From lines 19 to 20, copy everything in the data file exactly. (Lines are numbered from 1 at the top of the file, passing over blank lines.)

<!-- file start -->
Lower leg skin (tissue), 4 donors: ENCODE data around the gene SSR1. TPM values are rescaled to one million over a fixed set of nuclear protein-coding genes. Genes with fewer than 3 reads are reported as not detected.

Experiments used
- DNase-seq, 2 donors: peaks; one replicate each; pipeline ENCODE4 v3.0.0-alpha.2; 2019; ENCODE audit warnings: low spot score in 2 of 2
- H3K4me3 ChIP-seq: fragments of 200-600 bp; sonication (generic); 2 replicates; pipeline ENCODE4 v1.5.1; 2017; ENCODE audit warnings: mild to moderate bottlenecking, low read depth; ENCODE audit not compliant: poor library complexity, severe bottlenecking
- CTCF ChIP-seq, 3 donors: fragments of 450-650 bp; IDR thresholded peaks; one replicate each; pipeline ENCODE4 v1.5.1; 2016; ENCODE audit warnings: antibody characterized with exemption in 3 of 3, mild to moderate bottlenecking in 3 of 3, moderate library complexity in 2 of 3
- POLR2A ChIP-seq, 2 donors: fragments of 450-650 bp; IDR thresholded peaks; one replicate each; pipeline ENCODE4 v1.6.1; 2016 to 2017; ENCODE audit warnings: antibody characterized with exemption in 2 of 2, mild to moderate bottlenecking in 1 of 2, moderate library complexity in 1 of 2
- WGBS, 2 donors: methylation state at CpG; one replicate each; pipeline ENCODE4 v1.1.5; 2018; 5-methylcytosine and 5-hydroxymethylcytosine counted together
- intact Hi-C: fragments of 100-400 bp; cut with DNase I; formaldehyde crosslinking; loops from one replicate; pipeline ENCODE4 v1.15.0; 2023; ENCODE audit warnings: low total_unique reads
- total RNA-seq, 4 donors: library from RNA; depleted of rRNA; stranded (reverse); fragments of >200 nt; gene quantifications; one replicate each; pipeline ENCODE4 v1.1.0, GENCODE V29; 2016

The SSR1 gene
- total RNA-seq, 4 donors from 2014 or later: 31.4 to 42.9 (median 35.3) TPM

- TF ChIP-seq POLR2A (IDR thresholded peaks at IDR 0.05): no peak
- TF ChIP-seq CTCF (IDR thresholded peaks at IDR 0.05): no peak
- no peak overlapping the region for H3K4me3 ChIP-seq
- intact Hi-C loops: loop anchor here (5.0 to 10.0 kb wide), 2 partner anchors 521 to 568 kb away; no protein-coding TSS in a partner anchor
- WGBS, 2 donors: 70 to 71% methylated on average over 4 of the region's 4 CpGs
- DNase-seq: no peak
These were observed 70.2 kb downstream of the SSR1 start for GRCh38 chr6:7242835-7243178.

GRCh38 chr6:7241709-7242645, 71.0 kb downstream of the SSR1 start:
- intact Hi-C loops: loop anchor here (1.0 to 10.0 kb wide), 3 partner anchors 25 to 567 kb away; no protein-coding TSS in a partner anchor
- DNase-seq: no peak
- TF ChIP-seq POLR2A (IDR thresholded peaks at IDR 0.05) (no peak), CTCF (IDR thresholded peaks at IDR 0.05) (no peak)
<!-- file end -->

GRCh38 chr6:7241709-7242645, 71.0 kb downstream of the SSR1 start:
- intact Hi-C loops: loop anchor here (1.0 to 10.0 kb wide), 3 partner anchors 25 to 567 kb away; no protein-coding TSS in a partner anchor